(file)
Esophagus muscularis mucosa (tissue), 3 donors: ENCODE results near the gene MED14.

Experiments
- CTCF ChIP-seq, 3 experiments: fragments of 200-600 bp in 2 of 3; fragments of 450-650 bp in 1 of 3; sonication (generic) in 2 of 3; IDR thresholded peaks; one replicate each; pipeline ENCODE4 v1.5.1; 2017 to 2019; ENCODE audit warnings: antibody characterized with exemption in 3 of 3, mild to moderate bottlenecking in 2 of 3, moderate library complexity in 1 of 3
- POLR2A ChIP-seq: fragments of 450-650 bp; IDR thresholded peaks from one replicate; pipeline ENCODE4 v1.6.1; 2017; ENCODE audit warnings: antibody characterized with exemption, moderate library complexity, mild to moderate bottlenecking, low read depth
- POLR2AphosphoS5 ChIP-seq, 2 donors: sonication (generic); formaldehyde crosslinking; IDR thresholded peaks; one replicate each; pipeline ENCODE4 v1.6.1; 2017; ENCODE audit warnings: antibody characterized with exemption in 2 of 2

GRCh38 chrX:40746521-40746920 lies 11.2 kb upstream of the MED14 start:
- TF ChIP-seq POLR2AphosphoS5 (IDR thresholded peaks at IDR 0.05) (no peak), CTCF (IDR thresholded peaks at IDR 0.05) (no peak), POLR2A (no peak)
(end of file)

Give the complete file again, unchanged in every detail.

Esophagus muscularis mucosa (tissue), 3 donors: ENCODE results near the gene MED14.

Experiments
- CTCF ChIP-seq, 3 experiments: fragments of 200-600 bp in 2 of 3; fragments of 450-650 bp in 1 of 3; sonication (generic) in 2 of 3; IDR thresholded peaks; one replicate each; pipeline ENCODE4 v1.5.1; 2017 to 2019; ENCODE audit warnings: antibody characterized with exemption in 3 of 3, mild to moderate bottlenecking in 2 of 3, moderate library complexity in 1 of 3
- POLR2A ChIP-seq: fragments of 450-650 bp; IDR thresholded peaks from one replicate; pipeline ENCODE4 v1.6.1; 2017; ENCODE audit warnings: antibody characterized with exemption, moderate library complexity, mild to moderate bottlenecking, low read depth
- POLR2AphosphoS5 ChIP-seq, 2 donors: sonication (generic); formaldehyde crosslinking; IDR thresholded peaks; one replicate each; pipeline ENCODE4 v1.6.1; 2017; ENCODE audit warnings: antibody characterized with exemption in 2 of 2

GRCh38 chrX:40746521-40746920 lies 11.2 kb upstream of the MED14 start:
- TF ChIP-seq POLR2AphosphoS5 (IDR thresholded peaks at IDR 0.05) (no peak), CTCF (IDR thresholded peaks at IDR 0.05) (no peak), POLR2A (no peak)